Japan’s version of the fast food giant has surpassed an already optimistic forecast and landed in a Big Mac truck load of cash.

In the fall of 2017 McDonald’s Japan already had some happy news that they were well on track to their best year ever, surpassing 20 billion (US$187.8 million) in net income.

Now, their year-end report shows that they considerably undershot the last forecast and actually pulled in a whopping 24 billion yen ($225.4 million). This also drawfs their 2016 earnings of 5.3 billion yen ($49.8 million) by four and a half times.

Many may scoff at these figures showing an already huge multinational corporation getting huger, but the comeback made by this clown-backed brand in Japan over the past years has been nothing short of amazing.

After getting rocked by back-to-back scandals involving tainted food, McDonald’s fell into a massive tailspin so deep in the red that James Cameron wouldn’t be able to find it – right down to a rock bottom loss of 34.9 billion yen ($327.7 million).

However, under the stewardship of CEO Sarah Cassanova, the organization began to focus on improvements in the quality of food, promotions, service, and employee treatment to pull McDonald’s out of the abyss and into the stratosphere.

As such, be prepared to find more McDonald’s opening up around the country as they try to capitalize on this upward momentum.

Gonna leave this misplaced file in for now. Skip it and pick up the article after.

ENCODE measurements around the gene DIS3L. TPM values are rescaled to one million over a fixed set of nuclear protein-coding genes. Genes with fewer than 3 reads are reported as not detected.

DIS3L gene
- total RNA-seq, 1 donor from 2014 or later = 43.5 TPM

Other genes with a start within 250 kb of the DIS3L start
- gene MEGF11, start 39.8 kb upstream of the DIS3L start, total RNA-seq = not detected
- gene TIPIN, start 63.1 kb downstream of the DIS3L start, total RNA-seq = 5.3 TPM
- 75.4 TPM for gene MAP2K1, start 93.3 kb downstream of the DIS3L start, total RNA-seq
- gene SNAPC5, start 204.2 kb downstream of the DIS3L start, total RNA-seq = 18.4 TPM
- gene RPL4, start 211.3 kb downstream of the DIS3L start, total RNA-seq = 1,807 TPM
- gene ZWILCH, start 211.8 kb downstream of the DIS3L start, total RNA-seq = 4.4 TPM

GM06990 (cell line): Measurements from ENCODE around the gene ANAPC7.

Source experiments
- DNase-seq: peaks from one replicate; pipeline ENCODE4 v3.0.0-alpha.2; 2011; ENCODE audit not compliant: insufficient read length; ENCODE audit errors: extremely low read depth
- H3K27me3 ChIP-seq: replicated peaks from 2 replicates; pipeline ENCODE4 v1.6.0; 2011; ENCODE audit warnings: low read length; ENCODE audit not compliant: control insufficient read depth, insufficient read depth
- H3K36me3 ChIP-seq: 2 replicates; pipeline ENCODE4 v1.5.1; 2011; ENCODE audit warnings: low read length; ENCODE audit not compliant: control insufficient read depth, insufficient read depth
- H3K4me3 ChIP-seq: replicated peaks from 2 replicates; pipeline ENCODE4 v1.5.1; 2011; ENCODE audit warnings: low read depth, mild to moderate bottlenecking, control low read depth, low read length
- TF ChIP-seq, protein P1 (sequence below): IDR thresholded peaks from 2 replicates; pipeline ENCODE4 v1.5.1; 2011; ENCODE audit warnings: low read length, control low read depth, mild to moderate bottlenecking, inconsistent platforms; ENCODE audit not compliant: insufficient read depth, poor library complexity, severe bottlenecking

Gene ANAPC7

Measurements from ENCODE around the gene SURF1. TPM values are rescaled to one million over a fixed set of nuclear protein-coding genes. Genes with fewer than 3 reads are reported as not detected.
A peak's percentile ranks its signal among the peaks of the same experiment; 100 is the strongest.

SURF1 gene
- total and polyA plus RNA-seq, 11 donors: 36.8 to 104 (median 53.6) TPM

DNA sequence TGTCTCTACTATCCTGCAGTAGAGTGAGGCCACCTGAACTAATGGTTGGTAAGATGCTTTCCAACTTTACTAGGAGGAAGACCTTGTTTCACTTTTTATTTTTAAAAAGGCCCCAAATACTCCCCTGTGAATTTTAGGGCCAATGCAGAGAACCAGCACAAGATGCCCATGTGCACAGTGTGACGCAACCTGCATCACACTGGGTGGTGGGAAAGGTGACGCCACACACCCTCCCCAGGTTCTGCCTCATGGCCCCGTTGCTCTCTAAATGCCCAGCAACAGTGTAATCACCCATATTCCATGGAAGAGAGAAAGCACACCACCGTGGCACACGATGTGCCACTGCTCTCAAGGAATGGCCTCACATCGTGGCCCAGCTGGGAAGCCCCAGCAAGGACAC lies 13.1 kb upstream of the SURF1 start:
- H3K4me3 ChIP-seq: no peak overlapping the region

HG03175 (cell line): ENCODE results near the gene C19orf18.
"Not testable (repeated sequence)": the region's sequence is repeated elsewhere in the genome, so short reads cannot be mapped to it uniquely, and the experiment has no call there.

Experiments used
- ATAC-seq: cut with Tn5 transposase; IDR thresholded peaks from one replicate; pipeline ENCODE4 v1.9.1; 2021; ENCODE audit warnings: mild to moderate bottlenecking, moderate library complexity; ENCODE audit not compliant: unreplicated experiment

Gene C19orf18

Even online – where anti-McDonald’s sentiment is usually at its most visceral – people have softened somewhat but still aren’t confident that the restaurant’s fortunes are well-founded or long for this world.

“If they open more branches, it’ll just go back to the way it was before. They should focus on what they have currently to keep it going.”
“I think the economy overall has been doing well. McDonald’s is just riding that wave.”
“It’s because they stopped the 24-hour service like most places recently. You can’t make money in the middle of the night these days.”
“It’s just an illusionary profit from cost-cutting.”
“They shouldn’t open any more branches.”
“Getting rid of Harada (previous CEO) helped. He had bright ideas like hiding the menu.”
“Great! They’re making enough money, so I don’t need to go there.”
“Everything in McDonald’s just tastes like pickles and ketchup.”

You might not notice, but this is a huge improvement compared to comments people made about McDonald’s only a couple years ago.

However, just to dispel a few of the comments’ reasons for this success: After Harada was replaced by Cassanova, the organization reportedly pivoted from cost-cutting to a spending strategy, closing branches so they could afford increases in employee wages, cleaning crews, and food such as the higher quality and higher priced “Gran Menu.”

▼ Then again, those cheapskates wouldn’t even spring for a lousy “d”

The economy certainly hasn’t done anyone anyone in fast food any favors recently either, as other restaurants like Mos Burger and KFC, are showing relatively little signs of improvement to their bottom line.

These are important factors because the accomplishments of McDonald’s are, at least partly, the result of practices that focused on treating customers and workers better and should be seen as an example for other businesses to follow.

Source: Yomiuri Online, Golden Times
Images: SoraNews24